To what extent is arrhythmogenic right ventricular dysplasia/cardiomyopathy a structural progressive disease?
In this cohort study of 85 patients with 6 years of follow-up, one-third of the patients with arrhythmogenic right ventricular dysplasia/cardiomyopathy showed significant progressive structural dysfunction, with marked interpatient variability in the rate of progression.
The results of this study pave the way for designing and launching trials to further study progression in patients with arrhythmogenic right ventricular dysplasia/cardiomyopathy.
Considerable research has described the arrhythmic course of arrhythmogenic right ventricular dysplasia/cardiomyopathy (ARVD/C). However, objective data characterizing structural progression, such as ventricular enlargement and cardiac dysfunction, in ARVD/C are relatively scarce.
To define the extent of structural progression, identify determinants of structural progression, and determine the association between structural progression and electrocardiographic (ECG) changes in patients with ARVD/C.
Design, Setting, and Participants
In this cohort study, first- and last-available echocardiograms of 85 patients with ARVD/C fulfilling 2010 Task Force diagnostic criteria (TFC) from a transatlantic ARVD/C registry were retrospectively compared to assess structural disease progression. Right ventricular (RV) size and systolic function between baseline and last follow-up were compared. The RV size was determined by RV outflow tract dimension, and RV and left ventricular (LV) systolic function were determined by RV fractional area change (RV-FAC) and LV ejection fraction (LVEF), respectively. Multivariable logistic regression was used to study associations between baseline characteristics and the occurrence of structural progression.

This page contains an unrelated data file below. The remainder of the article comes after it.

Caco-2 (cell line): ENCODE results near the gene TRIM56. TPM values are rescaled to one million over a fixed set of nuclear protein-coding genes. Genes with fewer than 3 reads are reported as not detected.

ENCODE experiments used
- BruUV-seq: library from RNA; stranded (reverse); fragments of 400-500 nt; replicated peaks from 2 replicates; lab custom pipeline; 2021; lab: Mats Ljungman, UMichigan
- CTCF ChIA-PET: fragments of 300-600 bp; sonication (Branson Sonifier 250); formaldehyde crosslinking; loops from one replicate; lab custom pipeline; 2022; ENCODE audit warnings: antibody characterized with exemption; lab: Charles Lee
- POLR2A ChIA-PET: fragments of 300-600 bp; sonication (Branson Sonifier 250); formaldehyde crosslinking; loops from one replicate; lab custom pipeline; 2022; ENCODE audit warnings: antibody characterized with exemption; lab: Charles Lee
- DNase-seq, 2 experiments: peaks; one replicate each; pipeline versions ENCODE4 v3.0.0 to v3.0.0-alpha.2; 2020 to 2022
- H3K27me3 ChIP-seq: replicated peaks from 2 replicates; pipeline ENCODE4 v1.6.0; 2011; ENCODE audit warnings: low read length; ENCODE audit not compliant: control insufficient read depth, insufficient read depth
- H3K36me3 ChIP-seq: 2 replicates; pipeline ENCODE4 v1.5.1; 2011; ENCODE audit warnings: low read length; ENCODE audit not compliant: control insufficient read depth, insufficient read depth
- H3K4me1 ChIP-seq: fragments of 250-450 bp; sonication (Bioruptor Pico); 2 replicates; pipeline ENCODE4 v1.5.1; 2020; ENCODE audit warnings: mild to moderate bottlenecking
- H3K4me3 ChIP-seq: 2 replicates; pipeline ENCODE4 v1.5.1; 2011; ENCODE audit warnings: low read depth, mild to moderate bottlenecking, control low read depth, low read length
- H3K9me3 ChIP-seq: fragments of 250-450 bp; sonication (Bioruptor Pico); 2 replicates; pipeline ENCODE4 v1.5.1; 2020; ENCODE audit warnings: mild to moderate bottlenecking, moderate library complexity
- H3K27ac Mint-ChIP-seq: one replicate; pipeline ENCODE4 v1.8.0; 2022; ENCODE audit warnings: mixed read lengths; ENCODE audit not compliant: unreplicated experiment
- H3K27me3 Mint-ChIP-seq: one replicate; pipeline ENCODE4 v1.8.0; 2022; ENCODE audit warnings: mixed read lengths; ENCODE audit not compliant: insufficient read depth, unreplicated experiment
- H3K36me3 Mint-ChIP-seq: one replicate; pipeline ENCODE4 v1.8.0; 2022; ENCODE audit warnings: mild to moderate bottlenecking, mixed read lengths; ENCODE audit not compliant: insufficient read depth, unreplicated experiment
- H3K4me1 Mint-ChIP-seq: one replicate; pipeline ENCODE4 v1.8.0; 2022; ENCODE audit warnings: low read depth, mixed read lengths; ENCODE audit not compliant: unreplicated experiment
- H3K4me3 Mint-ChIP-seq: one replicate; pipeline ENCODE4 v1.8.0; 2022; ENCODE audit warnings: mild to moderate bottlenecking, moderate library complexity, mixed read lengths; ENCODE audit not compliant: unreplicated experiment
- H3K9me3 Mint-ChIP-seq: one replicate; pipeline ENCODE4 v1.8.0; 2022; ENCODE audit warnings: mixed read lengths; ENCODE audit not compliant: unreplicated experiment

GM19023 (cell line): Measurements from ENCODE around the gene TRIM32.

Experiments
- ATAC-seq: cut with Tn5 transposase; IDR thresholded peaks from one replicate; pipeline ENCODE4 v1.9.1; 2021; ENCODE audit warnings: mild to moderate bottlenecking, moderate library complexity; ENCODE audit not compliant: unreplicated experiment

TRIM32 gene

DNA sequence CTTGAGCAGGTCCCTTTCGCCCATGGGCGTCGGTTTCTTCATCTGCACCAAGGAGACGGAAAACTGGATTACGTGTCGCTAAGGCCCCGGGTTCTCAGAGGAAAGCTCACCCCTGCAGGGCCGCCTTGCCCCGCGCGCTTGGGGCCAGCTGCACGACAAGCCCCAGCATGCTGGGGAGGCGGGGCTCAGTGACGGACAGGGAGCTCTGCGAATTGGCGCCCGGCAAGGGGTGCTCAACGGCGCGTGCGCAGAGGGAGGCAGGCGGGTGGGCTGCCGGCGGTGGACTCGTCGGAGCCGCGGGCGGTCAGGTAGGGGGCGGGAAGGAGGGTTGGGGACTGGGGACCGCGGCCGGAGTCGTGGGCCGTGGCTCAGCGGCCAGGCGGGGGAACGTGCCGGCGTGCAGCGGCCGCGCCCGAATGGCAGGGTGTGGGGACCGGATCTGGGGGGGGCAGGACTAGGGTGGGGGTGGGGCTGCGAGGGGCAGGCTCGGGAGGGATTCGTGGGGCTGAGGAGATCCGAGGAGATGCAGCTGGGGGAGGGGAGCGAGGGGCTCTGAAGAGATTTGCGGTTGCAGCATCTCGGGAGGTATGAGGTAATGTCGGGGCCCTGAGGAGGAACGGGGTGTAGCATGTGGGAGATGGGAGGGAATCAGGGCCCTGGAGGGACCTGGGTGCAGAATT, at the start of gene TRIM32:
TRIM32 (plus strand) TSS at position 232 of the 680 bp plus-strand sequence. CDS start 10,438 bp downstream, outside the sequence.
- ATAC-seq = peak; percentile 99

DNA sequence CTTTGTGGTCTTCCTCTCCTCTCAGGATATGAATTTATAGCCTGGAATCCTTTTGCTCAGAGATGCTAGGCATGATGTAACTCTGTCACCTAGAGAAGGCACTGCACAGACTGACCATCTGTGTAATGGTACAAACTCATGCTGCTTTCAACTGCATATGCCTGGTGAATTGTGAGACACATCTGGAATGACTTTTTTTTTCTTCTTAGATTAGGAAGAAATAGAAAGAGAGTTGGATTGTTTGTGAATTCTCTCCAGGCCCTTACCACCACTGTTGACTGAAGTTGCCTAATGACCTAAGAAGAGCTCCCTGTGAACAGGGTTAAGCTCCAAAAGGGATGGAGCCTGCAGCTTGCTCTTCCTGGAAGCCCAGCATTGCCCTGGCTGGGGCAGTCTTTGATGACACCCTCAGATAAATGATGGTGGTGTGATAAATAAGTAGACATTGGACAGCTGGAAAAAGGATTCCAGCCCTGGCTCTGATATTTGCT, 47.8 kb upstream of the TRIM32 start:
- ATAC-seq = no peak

Main Outcomes and Measures
The main outcome was the change in variables indicating structural progression. Secondary outcomes were the correlation with electrical progression and identification of the association between baseline characteristics and occurence structural progression.
Among the 85 patients with ARVD/C, mean (SD) age at baseline was 42.8 (14.4) years and 47 (55%) were men. After a mean (SD) follow-up of 6.4 (2.5) years, RV outflow tract dimension increased from 35 mm (interquartile range [IQR], 31 to 39) to 37 mm (IQR, 33 to 41) (P < .001), RV-FAC decreased from 39% (IQR, 33% to 44%) to 34% (IQR, 24% to 42%) (P < .001) (rate −3.3% per 5 years; IQR, −8.9% to 1.2%), indicating large interpatient variability. The LVEF decreased from 55% (IQR, 52% to 60%) to 54% (IQR, 49% to 57%) (P = .001) (rate, −0.2% per 5 years; IQR, −6.5% to 1.7%). Forty examinations were reanalyzed to establish the measurement error. Patients exceeding the measurement error by ±2 SDs were identified with significant progressive disease for RV, with a decrease in RV-FAC greater than 10% (n = 21) and, for LV, a decrease in LVEF greater than 7% (n = 23). Progression of RV disease was associated with depolarization criteria at baseline (odds ratio [OR], 9.0; 95% CI, 1.1-74.2; P = .04), whereas progression of LV disease was associated with phospholamban (PLN) mutation (OR, 8.8; 95% CI, 2.1-37.2; P = .003). There was no association between progressive RV/LV structural disease and newly developed ECG TFC.
Conclusions and Relevance
Structural dysfunction in ARVD/C is progressive with substantial interpatient variability. Significant structural RV progression was associated with prior depolarization abnormalities, whereas LV progression is modified by genetic background. Structural progression was not associated with development of new ECG TFC. The results of this study pave the way for designing and launching trials aimed at reducing structural progression in patients with ARVD/C.
Mast TP, James CA, Calkins H, Teske AJ, Tichnell C, Murray B, Loh P, Russell SD, Velthuis BK, Judge DP, Dooijes D, Tedford RJ, van der Heijden JF, Tandri H, Hauer RN, Abraham TP, Doevendans PA, te Riele ASJM, Cramer MJ. Evaluation of Structural Progression in Arrhythmogenic Right Ventricular Dysplasia/Cardiomyopathy. JAMA Cardiol. 2017;2(3):293-302. doi:10.1001/jamacardio.2016.5034